If you’re lucky enough to have a professor who uses it and knows it well, Smartsite can be an extremely useful class resource. But for many students, the “cutting edge” courseware technology is full of problems.
Smartsite, the online course collaboration tool, was introduced on campus in 2006 and fully implemented in 2007. Since then, the tool has received mixed reviews from the students and faculty who use it.
The primary complaint from the student perspective is that Smartsite is not user-friendly. Some classes from the past still appear in the shortcut bar on the main page. A plethora of links and buttons often makes it difficult to find what you’re looking for. And many professors seem incapable of consistently putting their assignments and lecture notes in the appropriate categories.
In addition to these problems, there is the broader issue of some professors using MyUCDavis instead of Smartsite for their course websites, which only further serves to confuse things.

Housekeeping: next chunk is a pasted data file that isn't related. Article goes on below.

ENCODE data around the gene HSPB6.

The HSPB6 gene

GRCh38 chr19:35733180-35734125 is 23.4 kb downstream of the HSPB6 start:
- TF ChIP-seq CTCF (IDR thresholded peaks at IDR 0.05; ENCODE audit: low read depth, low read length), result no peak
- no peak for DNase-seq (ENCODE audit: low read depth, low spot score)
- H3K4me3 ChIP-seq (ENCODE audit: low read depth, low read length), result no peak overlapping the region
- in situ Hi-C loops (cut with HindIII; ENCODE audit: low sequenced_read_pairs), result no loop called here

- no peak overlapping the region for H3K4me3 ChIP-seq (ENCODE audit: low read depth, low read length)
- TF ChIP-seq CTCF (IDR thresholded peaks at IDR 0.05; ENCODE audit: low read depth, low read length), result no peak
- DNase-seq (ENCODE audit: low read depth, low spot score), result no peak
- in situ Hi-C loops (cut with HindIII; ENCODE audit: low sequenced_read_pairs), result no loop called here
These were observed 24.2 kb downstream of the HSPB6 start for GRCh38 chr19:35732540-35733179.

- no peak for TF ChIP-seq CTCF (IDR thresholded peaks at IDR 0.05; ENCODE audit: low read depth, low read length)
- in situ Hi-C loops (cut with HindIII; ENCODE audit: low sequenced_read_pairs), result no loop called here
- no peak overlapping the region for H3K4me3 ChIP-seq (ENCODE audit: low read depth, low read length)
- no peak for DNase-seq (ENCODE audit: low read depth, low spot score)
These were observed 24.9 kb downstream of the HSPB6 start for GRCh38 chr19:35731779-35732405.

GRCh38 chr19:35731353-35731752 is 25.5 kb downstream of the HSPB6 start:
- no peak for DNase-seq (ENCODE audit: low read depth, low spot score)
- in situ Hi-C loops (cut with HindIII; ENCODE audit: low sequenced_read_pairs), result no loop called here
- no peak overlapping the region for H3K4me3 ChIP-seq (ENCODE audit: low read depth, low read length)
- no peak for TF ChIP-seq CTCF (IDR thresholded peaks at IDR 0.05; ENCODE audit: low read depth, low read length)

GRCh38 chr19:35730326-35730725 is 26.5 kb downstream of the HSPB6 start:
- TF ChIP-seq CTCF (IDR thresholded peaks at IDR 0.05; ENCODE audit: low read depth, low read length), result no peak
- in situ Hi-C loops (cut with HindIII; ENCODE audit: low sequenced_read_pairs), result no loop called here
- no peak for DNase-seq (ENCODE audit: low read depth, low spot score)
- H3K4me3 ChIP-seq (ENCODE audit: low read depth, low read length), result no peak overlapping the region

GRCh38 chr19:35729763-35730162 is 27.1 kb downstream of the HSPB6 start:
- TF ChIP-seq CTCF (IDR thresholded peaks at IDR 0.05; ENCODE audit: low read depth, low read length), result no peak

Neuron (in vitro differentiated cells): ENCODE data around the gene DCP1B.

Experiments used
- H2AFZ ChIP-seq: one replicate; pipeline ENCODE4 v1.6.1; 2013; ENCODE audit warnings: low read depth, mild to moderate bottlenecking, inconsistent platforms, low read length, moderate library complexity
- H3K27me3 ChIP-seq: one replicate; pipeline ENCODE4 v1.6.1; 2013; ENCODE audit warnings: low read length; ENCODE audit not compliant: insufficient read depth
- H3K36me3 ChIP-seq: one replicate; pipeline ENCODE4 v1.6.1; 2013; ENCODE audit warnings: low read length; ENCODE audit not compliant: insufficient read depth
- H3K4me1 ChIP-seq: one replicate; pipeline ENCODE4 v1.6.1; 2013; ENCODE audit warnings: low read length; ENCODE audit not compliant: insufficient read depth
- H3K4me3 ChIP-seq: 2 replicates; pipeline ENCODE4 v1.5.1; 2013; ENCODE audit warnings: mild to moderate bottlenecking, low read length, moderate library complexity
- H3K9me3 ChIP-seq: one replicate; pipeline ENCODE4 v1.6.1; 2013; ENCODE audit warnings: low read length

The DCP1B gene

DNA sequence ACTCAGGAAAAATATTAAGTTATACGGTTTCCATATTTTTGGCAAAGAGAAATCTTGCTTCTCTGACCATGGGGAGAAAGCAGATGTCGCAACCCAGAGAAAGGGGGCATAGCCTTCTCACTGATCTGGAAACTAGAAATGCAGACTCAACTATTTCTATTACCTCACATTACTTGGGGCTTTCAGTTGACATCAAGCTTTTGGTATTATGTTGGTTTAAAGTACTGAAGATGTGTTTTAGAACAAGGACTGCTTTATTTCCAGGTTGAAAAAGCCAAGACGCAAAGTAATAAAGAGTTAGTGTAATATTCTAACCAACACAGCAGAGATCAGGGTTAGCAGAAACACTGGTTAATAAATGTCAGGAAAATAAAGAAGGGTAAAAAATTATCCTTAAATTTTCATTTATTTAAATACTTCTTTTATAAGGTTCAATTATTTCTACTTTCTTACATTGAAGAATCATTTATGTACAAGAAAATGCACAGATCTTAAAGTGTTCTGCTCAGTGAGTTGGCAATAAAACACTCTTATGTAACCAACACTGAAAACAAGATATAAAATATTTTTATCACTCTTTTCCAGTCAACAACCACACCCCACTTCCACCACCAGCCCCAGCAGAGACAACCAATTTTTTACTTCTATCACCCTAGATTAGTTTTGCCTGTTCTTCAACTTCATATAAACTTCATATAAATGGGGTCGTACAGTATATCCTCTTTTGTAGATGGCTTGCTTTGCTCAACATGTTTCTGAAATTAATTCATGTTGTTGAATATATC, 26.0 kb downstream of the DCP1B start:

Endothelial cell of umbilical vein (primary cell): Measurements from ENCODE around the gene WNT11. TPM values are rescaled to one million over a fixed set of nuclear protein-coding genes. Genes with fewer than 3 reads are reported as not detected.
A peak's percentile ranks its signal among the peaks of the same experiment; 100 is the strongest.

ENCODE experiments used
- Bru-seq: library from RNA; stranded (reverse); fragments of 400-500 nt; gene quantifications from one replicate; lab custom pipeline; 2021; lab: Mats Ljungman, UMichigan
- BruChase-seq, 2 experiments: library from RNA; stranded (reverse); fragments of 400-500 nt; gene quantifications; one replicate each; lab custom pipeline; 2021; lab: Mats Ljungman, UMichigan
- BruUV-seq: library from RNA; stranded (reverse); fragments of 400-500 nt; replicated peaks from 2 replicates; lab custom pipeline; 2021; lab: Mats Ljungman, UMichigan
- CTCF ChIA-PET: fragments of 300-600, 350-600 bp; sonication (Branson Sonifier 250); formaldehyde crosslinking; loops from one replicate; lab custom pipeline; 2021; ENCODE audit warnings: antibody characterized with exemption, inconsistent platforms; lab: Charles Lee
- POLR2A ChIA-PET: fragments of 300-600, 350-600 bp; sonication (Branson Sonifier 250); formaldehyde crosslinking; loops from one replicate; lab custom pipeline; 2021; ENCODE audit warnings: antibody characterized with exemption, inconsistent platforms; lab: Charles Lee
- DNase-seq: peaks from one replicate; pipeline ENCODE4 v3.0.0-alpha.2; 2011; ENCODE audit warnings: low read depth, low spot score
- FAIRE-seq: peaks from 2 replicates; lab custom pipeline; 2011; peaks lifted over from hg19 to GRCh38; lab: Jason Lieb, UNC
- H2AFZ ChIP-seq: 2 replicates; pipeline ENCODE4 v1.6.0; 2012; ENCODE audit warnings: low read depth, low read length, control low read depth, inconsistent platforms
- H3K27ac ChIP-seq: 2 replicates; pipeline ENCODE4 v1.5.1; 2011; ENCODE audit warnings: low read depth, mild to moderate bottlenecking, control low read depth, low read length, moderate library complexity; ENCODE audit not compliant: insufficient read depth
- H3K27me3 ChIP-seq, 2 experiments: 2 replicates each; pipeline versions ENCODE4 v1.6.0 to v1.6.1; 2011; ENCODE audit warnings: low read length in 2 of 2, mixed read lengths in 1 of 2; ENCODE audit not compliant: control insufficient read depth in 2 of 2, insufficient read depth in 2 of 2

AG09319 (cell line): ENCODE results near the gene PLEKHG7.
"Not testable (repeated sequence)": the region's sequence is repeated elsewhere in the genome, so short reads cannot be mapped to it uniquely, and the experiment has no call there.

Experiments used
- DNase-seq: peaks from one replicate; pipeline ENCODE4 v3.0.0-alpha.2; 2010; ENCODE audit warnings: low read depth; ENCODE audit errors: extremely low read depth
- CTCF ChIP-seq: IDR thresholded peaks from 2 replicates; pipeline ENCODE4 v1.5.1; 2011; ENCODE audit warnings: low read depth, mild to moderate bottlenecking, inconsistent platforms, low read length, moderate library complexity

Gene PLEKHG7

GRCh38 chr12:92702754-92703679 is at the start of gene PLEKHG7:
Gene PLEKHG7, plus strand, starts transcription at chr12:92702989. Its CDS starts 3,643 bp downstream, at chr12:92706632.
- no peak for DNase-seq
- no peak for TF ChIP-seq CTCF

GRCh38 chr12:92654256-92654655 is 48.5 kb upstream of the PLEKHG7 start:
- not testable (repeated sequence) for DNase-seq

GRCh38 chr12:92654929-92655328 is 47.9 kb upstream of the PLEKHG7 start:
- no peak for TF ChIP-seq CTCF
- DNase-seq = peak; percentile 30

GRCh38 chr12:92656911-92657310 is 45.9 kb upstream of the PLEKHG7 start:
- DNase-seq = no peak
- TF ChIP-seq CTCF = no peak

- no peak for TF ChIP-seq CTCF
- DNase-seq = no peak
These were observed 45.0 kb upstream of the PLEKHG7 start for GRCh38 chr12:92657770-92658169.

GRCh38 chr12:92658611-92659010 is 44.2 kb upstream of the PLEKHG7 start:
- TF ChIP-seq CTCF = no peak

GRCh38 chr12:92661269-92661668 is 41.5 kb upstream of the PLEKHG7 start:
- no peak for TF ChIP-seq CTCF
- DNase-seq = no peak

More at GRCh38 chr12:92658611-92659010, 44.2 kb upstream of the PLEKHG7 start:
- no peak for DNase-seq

The best solution to these issues will require three changes.
First of all, professors should invest more time and effort into learning how Smartsite works and how to make it work for them. Even a half-hour or hour training session will give an instructor more information than they will probably need for most courses. Despite how simple it is to learn, many professors seem insistent on not learning how to use this resource, generally to the disadvantage of their students.
Secondly, the software needs to be improved and streamlined so that the basic and most important functions are the most prominent. There are many ways in which Smartsite could be made simpler and more intuitive. One example of this is that only classes a student is currently enrolled in should appear on the main page.
And finally, the course website feature of MyUCDavis should be removed entirely. IT officials have said they are unable to merge MyUCDavis with Smartsite – if that is the case, let’s get rid of the clunky and archaic MyUCDavis course sites completely. Smartsite will not gain the strong foothold it deserves until it is the only option professors have for course websites.
On the whole, Smartsite is a valuable resource that has the potential to greatly improve the teaching and learning experience at UC Davis. The idea behind it is great, but Smartsite itself will continue to be confusing and lackluster until these necessary changes are made.